Did Wisconsin Developer Terrence Wall Create Delaware ‘Office’ to Avoid State Tax Responsibility?
Address Used by T. Wall Properties Featured in NY Times Article about Tax Dodging
MADISON, Wis. — The Delaware address of the “principal office” of T. Wall Properties, LLC, a business owned by Wisconsin developer Terrence Wall, is the same address the New York Times said is used specifically “to help corporations avoid paying taxes in other states.” 2
“There is no evidence on Terrence Wall’s business website that he builds anything in Delaware,” said Scot Ross, One Wisconsin Now Executive Director. “It would appear Terrence Wall’s only Delaware construction project was building a shelter to dodge his obligation to Wisconsin taxpayers.”
According to the company’s website: “T. Wall Properties is a Madison-based, award winning commercial real estate development firm that owns more than 2.4 million square feet of space and over 750 acres of land making the company one of the largest developers in the State of Wisconsin.” The site for T. Wall properties lists 13 developments in the Madison area and two developments in Mesa, Arizona. There are no properties listed for Delaware.2
Records filed by Wall with the Wisconsin Department of Financial Institutions list a Middleton, Wisconsin address for his local address, but also list the company as a “Foreign Limited Liability Company” with a principal address at 1209 Orange Street, Wilmington, Delaware.
Tax experts interviewed in the Times’ article believe non-Delaware businesses used the 1209 Orange Street address to dodge their state taxes. Tax watchdog and expert Professor David Brunori said in the article, “It is a vehicle for avoiding otherwise legitimate tax liabilities at a time when states need money badly.”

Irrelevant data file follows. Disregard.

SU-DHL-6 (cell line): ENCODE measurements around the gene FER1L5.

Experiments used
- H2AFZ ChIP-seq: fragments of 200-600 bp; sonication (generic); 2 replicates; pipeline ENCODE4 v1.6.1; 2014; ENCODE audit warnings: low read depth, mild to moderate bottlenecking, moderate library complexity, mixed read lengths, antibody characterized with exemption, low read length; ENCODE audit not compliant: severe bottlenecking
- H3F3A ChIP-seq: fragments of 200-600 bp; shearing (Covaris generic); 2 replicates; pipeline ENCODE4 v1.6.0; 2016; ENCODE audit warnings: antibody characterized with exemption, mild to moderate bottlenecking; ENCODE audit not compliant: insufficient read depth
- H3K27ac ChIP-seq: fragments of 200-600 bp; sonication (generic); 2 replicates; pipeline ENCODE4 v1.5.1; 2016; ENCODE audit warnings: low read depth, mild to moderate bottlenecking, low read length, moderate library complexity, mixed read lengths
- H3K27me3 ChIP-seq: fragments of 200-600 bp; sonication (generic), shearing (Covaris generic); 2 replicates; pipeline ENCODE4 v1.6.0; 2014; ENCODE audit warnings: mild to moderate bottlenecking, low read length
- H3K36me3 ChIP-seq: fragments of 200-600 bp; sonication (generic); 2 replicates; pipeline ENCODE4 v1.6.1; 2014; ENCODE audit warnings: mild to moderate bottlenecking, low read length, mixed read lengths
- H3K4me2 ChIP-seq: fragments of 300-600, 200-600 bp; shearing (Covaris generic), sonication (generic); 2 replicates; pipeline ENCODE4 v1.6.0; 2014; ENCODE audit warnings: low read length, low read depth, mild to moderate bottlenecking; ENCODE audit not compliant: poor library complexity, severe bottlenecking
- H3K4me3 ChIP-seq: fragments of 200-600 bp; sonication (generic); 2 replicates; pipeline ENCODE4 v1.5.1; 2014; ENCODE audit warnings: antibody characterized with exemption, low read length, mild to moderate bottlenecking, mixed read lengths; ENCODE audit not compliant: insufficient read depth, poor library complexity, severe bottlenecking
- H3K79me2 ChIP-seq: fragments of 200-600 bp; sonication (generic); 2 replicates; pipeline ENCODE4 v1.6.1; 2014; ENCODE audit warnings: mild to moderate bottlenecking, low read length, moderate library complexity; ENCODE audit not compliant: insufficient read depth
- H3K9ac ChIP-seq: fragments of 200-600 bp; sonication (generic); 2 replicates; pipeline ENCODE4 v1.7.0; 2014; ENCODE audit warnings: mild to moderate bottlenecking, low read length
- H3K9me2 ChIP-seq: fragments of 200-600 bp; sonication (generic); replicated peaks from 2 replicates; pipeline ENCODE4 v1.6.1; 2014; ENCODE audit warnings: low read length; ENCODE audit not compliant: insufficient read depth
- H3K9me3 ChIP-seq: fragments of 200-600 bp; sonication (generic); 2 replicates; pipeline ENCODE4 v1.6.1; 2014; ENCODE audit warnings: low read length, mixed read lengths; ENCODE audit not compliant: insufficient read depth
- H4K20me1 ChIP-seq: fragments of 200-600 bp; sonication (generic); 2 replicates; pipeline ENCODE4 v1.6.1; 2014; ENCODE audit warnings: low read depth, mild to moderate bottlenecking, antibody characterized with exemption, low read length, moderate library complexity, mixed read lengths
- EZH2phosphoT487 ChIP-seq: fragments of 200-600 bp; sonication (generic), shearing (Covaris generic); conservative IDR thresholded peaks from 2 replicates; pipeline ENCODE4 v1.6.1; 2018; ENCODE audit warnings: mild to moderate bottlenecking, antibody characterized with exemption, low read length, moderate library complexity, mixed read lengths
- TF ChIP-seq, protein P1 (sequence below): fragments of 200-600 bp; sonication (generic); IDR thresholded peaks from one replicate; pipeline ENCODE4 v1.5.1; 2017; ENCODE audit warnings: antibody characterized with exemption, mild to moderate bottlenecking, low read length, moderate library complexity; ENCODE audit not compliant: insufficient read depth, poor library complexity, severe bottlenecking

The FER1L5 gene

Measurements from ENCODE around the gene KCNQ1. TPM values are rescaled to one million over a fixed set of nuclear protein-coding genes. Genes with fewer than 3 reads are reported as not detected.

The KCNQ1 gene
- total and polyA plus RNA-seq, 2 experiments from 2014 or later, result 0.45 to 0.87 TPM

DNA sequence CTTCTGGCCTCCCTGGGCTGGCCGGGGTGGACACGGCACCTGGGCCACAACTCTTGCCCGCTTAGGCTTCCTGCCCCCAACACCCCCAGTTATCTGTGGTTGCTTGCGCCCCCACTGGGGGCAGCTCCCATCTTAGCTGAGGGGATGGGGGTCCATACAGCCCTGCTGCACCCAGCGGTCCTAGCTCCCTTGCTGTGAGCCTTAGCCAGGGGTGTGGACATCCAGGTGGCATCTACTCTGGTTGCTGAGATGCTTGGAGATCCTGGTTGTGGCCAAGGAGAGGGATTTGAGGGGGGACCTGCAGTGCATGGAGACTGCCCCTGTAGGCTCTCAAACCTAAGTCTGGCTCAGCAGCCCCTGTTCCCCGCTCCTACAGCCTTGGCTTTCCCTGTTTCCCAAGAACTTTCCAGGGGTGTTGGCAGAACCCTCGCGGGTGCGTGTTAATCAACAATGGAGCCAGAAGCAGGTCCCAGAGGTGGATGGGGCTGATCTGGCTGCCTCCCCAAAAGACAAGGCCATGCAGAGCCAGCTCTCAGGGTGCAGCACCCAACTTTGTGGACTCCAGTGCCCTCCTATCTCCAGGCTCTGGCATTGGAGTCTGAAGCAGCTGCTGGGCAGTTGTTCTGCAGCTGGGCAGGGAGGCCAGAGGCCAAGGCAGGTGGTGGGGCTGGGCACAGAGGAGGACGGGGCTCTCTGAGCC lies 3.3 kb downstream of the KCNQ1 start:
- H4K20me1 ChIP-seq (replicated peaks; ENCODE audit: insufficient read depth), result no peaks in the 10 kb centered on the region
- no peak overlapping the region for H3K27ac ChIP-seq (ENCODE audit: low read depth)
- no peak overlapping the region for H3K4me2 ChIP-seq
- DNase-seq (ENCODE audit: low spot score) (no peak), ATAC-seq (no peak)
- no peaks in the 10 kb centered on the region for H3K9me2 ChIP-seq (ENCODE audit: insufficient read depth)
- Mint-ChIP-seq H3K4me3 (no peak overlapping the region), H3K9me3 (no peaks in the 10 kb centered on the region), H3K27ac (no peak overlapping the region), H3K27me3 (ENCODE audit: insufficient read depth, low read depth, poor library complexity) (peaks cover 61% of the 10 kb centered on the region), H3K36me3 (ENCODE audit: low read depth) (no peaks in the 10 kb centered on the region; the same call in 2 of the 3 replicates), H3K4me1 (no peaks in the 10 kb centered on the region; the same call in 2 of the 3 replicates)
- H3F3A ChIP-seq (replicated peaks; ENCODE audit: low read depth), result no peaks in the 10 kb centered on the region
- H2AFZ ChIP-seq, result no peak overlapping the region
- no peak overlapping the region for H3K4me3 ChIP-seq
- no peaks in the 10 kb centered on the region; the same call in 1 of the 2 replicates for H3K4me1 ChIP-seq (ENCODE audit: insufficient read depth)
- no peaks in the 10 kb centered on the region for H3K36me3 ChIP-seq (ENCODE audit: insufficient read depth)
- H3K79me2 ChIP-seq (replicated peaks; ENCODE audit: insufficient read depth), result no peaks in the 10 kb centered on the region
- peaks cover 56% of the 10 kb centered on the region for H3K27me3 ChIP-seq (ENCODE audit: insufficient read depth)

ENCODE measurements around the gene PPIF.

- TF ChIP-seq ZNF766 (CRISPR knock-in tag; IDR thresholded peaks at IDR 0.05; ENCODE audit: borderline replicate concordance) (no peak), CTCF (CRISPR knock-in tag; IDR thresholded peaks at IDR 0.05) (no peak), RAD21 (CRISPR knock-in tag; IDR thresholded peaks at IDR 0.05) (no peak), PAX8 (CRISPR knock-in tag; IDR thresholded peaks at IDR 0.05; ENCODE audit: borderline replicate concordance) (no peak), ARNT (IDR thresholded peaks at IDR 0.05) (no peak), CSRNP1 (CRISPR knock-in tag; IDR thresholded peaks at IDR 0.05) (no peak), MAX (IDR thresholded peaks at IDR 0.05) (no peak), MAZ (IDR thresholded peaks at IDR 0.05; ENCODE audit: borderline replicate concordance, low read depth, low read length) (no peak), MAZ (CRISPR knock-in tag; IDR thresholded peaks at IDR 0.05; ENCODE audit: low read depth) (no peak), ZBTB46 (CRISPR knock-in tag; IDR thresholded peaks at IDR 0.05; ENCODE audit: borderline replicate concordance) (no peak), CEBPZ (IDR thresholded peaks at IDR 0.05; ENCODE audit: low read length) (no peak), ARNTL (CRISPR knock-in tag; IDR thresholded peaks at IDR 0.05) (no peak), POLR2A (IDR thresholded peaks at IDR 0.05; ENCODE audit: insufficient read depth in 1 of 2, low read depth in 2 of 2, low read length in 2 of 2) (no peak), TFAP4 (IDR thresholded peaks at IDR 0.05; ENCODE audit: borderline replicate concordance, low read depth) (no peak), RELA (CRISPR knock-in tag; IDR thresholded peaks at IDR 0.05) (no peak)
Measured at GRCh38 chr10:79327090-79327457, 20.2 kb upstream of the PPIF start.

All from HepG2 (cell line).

Wisconsin has taken steps to close corporate loopholes which have cost the state hundreds of millions of dollars, including the so-called “Las Vegas Loophole.” The “Las Vegas Loophole” involved companies establishing a phantom “headquarters” in a state without state corporate income taxes, like Nevada and Delaware, allowing them to avoid paying state corporate income taxes. The loophole lost Wisconsin an estimated $80 million annually.
1. New York Times, 5/29/09; http://www.onewisconsinnow.org/page/-/media/www-nytimes-com_2009_05_30_business_30delaware-html_4p0vbiyv.pdf
2. Wisconsin Department of Financial Institutions, accessed 9/23/09; https://www.wdfi.org/apps/CorpSearch/Details.aspx?entityID=T043558&hash=327772790&searchFunctionID=5687dab2-8f07-4a77-9328-745d92f473b0&type=Simple&q=T.+Wall